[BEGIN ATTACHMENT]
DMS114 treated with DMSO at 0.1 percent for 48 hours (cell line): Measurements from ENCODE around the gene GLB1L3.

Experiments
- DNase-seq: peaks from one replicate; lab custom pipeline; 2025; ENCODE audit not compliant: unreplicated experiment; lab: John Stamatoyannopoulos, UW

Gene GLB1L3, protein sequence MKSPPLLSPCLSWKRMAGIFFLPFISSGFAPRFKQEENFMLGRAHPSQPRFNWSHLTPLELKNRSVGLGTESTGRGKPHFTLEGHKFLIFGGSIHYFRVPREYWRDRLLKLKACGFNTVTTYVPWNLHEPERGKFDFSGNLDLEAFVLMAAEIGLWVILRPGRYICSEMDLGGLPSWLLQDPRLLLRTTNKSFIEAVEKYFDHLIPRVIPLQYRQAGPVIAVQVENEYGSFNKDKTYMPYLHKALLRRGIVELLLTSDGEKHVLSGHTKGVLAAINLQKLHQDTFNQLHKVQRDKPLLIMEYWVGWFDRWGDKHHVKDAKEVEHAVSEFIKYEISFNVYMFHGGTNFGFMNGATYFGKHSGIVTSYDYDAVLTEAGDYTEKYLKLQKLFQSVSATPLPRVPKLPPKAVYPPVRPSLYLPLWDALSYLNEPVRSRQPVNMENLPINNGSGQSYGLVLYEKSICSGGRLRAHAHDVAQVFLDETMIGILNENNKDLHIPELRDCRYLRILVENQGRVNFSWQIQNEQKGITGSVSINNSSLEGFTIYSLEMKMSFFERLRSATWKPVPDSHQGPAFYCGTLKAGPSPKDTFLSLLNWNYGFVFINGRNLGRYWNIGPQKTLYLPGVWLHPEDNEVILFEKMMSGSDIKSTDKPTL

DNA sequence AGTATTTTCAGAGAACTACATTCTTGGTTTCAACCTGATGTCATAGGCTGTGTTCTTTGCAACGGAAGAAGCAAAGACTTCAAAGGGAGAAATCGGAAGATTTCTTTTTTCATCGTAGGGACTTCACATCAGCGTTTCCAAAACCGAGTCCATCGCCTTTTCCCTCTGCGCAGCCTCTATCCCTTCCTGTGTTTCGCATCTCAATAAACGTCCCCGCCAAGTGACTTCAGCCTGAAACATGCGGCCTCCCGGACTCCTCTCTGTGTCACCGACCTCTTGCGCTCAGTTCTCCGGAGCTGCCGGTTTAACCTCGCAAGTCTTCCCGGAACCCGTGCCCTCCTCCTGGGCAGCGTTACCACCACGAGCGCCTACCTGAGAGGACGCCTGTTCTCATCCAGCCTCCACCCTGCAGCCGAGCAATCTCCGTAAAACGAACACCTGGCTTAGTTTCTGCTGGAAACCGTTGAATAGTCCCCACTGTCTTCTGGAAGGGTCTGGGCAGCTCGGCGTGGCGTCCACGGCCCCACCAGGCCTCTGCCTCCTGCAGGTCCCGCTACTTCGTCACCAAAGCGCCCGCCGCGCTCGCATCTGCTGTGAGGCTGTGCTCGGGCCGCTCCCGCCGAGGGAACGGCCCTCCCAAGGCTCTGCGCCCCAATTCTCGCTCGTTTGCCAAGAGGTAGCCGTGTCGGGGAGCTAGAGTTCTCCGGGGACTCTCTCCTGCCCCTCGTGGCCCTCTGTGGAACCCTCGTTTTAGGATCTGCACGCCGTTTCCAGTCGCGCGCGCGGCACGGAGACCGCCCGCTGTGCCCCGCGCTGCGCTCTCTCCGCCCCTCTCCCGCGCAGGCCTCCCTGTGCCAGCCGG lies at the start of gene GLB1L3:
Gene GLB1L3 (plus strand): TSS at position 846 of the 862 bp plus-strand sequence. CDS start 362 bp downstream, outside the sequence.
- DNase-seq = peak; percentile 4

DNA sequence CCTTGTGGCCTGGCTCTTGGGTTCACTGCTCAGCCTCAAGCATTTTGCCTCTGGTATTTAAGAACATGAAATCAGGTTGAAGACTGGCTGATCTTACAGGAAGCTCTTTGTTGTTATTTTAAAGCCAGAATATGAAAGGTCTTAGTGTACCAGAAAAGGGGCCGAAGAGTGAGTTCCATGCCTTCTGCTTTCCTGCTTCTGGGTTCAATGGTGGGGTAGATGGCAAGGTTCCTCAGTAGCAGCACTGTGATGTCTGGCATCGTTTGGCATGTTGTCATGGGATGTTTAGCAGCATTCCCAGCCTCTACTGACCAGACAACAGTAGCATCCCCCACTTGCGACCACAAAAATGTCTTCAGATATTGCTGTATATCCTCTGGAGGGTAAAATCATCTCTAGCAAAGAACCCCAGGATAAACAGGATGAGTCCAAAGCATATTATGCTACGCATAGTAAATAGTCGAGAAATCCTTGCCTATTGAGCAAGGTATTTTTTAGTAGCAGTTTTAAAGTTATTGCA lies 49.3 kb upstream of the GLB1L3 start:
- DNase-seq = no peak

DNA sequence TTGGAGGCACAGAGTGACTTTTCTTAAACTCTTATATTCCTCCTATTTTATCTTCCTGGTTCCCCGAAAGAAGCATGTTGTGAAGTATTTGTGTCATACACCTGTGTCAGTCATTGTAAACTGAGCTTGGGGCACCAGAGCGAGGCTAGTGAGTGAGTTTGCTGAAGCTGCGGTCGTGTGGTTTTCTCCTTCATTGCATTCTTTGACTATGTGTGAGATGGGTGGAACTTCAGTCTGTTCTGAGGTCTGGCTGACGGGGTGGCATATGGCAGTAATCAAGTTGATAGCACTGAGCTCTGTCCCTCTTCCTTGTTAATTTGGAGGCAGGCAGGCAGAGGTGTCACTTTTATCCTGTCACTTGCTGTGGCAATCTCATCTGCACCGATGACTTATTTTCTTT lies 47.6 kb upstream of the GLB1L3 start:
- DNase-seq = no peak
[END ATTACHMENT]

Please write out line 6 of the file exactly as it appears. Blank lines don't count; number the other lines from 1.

Gene GLB1L3 (plus strand): TSS at position 846 of the 862 bp plus-strand sequence. CDS start 362 bp downstream, outside the sequence.